A week after the Wall Street Journal's editorial page pummeled the governor's budget, the New York Times took the opposite view, opining that it took "political courage" to push for an increase in the gas tax and praising O'Malley for bucking the "no-new-taxes delusions."
Michael Ettlinger, vice president for economic policy at the liberal Center for American Progress in Washington, says voters "think there should be a balanced solution" to budget problems.
"There is a pretty good recognition that there needs to be more revenues," he said.
The challenge for politicians such as O'Malley is to sell voters on the benefits those revenues buy. That means he'll continue to talk about Maryland's top-ranked public schools, the slow growth of tuition at the state's public universities, the state's AAA bond rating and falling crime.
"I've always thought the resistance to taxes is really about government performance," Ettlinger said. "What bothers people is that the money is not being well spent."
O'Malley is hardly the first governor to look to the income tax for more revenue in recent years. The Democratic governors of Illinois and Connecticut raised taxes on earnings last year. Increases to sales and income taxes in California, also governed by a Democrat, are set go to the voters in November.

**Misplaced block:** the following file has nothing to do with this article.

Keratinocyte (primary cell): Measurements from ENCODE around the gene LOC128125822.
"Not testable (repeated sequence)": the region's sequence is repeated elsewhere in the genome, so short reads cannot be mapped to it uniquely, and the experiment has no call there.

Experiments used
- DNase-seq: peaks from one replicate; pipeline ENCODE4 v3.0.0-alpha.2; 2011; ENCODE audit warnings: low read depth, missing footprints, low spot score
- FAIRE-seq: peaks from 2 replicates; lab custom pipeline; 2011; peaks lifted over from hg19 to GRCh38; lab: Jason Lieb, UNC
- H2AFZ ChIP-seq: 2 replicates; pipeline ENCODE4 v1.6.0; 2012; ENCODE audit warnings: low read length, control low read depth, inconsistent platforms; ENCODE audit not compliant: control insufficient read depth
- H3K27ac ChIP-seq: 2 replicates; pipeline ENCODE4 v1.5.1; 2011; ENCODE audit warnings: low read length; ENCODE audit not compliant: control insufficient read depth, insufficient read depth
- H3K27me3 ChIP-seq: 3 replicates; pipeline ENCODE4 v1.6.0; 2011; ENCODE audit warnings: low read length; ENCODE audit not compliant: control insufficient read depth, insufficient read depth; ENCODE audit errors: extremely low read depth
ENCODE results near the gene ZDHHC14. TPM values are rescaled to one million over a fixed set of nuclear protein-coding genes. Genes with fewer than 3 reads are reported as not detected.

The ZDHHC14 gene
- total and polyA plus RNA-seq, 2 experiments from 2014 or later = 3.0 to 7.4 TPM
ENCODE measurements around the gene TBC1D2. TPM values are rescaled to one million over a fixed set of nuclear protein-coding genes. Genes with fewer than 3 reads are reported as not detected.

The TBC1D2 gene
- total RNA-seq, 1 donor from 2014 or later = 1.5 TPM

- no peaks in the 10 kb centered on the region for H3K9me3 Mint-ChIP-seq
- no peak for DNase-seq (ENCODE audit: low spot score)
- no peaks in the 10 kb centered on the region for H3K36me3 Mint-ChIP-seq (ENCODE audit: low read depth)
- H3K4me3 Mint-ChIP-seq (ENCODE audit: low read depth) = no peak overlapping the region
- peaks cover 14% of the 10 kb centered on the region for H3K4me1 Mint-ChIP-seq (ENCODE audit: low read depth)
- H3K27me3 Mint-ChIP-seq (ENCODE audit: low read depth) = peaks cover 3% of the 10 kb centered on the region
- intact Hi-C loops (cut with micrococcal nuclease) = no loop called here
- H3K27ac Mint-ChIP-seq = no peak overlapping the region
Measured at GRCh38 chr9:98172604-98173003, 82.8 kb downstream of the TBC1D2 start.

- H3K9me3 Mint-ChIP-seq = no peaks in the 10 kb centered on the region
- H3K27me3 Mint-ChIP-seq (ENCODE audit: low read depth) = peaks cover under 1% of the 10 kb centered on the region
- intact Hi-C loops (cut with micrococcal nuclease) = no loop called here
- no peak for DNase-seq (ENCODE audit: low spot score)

Cuomo, in New York, took a nuanced approach: He renewed a tax set to expire on those making over $250,000, but slightly lowered the rate.
Lee M. Miringoff, the director of Marist Institute for Public Opinion in New York, said that raising taxes on the wealthy is easier to sell to the public than a broad based increase.
"If you want to go down that road politically, you certainly want to be talking about higher income levels because those do poll differently," he said.
Will voters consider couples that earn more than $150,000 wealthy?
Definitely not, says Joseph Henchman, the vice president for legal and state projects of the national Tax Foundation. He said O'Malley has expanded the definition of "the well off" beyond most other governors.
He noted that O'Malley was among the first governors to enact a tax on millionaires in 2008. After Maryland put it in place, ten other states followed suit, Henchman said.
But Henchman said momentum for such taxes peaked in 2010, when referendum voters in moderate Washington state soundly defeated a proposal for a millionaires tax.
"I think it is because people recognize that, though it starts as a high earners income tax, it gradually hits more and more people," Henchman said.
Since then, states including Maryland have allowed those taxes to expire.